I agree with you, I do not remember everything I read. I get annoyed by it! You spent all that time reading a resource and studying a topic - and it becomes some faded broke up memory. So I actually have composition books that I started YEARS ago that have the notes of each book that I have read - or on topics that I research. ((I know, I am unusual. lol.)) I have my kids create binders where they are in essence doing the same thing. They can flip through and have highlights of what we have learned, and it refreshes their memories. Another that I personally do, is make sure that some things I re-read up on. I figure that it is my duty to keep myself education. I tell my kids all the time"We can learn all of this, but it won't be worth a damn if you do not do the upkeep on it."

    I am constantly having to restrain myself from the urge to ping pong all over the place (I have a very ADHD type nature). I end up needing to step back and have a plan - an outline of sorts. Like right now I am learning about small engine repairs because of my dads business (he wants me to take it over at some point). I gravitate to certain aspects of it and end up kind of lost or messing something up. My exhusband who is a certified mechanic has to remind me sometimes, "You need to learn this in a certain order for a reason. You can't just go at it half cocked." It is the same reason that my kids have to cover certain subjects in stages that build on top of other concepts. So I have always wondered how unschoolers are handling this. 


    Sorry, I kind of wrote this as I had time, between doing other things. I hope it isn't too all over the place. It is hard to maintain my point and keep it concise when I am juggling other things. Plus, I am tired and about to go to bed (I work 3rd shift incase you are wondering why I am about to nap at noon, lol). 

    I hope all of this came off respectfully. It was indeed my intent here. 

    Quoting KickButtMama:



  • celtic77dragon
    January 22 at 12:19 PM

    I meant to address this in my LONG reply there (btw, sorry that you got slammed with that while you are already busy with moving).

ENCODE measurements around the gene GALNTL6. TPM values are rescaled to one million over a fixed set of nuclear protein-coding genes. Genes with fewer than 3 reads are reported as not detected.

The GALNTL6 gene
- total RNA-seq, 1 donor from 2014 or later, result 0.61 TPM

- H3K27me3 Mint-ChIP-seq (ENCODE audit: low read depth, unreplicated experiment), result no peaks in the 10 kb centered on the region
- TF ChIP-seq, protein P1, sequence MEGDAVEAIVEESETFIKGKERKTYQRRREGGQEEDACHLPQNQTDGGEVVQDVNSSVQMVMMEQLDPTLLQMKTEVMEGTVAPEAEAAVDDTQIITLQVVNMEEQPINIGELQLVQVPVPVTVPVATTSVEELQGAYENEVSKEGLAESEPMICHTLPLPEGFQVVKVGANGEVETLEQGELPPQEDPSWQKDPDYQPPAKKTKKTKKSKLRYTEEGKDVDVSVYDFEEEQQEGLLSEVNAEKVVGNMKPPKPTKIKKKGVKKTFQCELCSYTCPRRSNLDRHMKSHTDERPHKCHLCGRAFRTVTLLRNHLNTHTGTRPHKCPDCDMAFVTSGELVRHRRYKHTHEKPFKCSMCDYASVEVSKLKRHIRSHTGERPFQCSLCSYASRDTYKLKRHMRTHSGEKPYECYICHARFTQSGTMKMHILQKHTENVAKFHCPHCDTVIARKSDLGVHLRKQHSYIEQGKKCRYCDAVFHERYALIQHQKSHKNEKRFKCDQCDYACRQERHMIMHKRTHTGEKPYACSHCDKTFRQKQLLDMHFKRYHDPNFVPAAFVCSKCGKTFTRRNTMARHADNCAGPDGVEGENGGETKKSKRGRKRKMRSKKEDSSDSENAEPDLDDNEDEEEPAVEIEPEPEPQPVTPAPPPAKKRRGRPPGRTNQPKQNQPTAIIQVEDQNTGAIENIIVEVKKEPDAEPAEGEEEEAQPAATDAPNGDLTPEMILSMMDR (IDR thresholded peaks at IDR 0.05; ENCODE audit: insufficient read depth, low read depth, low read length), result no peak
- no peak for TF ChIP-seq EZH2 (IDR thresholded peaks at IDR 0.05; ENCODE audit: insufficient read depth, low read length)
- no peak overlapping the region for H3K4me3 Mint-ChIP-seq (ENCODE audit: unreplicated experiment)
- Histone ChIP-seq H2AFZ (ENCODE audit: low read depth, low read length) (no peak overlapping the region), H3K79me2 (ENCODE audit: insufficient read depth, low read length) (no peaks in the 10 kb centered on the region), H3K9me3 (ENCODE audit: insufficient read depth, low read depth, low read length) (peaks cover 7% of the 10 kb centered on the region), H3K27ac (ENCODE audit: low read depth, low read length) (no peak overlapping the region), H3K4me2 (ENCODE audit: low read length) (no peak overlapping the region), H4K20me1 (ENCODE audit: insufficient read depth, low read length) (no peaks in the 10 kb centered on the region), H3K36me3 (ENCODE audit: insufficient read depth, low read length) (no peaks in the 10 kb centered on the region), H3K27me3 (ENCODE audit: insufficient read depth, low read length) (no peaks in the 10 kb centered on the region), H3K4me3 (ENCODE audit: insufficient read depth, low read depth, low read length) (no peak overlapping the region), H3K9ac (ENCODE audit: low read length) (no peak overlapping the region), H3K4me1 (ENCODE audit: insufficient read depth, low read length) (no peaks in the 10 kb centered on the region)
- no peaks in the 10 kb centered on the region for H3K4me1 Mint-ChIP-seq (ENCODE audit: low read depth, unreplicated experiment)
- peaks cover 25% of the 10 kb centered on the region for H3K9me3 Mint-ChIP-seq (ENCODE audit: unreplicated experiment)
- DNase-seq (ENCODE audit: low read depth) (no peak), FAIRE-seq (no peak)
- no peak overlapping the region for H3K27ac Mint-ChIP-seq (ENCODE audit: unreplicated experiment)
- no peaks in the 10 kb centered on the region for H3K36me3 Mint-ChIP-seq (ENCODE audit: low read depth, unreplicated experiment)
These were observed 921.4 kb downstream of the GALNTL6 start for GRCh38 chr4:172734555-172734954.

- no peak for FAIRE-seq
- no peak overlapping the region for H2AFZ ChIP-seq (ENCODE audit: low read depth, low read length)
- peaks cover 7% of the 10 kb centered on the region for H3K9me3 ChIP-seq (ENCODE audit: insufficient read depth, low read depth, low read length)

I know there is a difference with unschoolers and radical unschoolers. I can't for the life of me figure out what it is though. I believe it is this video that says that unschooling is just regards to education and radical unschooling carries over into the parenting style. HOWEVER, when I googled this to make sure, I found that Sandra Dodd has a webpage full of quotes explaining the differences and the destinction between the two became blurry again.  

    So I decided to direct this post towards ALL unschoolers

    Quoting KickButtMama:

    First it's important to point out that she is a Radical Unschoolers, which is a fairly small population. 


  • paganbaby
    January 22 at 12:24 PM

    Well said!

    Quoting Chasing3:

    well, I think the point can be made that there are tons of successful people in the world who don't know those names - because they grew up in Asia, EUrope, South America, Africa or wherever... I mean, they might know some of them vaguely. But we probably don't know ANY of their historical and political figures or authors or cultural icons - especially since we are so western and eurocentric in our culture in the US.

    But I think there is value in having some basic recognition of those names and simialr ones in history, science, literature, politics, etc that are important in your own culture, ya know? 


  • paganbaby
    January 22 at 12:28 PM
    Quoting jen2150: I also wanted to add as unschoolers how important for us to be models for our children. We need to reawaken our thirst for knowledge. We also need to learn why history is important. If you don't understand why knowing about the presidents is important then you first need to discover why it is important. I find myself cringing every time an unschooler says something is not important for kids to know. I recognize there is a right time for everything. All information is important. It just might not be the right time. There is not a subject we have learned about that does not have a very good reason for learning the material. It is not what schools are teaching that I have a problem with but how they are teaching it.(as l0ng as it is accurate)

    There's a lot of information out there. What do you feel is absolutely necessary for kids to know?

  • usmom3
    by usmom3
    BJ
    January 22 at 12:30 PM

     Dana Martin is a very poor example of unschoolers!

     1 Because she is a radical unschooler!

     2 Because it has come to light in the past few years that she is a charlatan!

    Knowing who the past presidents are & the other people in the questions will be learned when the information is important to the child to know.

    My younger children (age 10 & 8) know who George Washington, William Shakespeare & Mark Twain are. They know who they are because they have been introduced to them through things like the Magic Tree House books & it made them curious to know more about them. They know more historically famous people then they do pop culture famous people!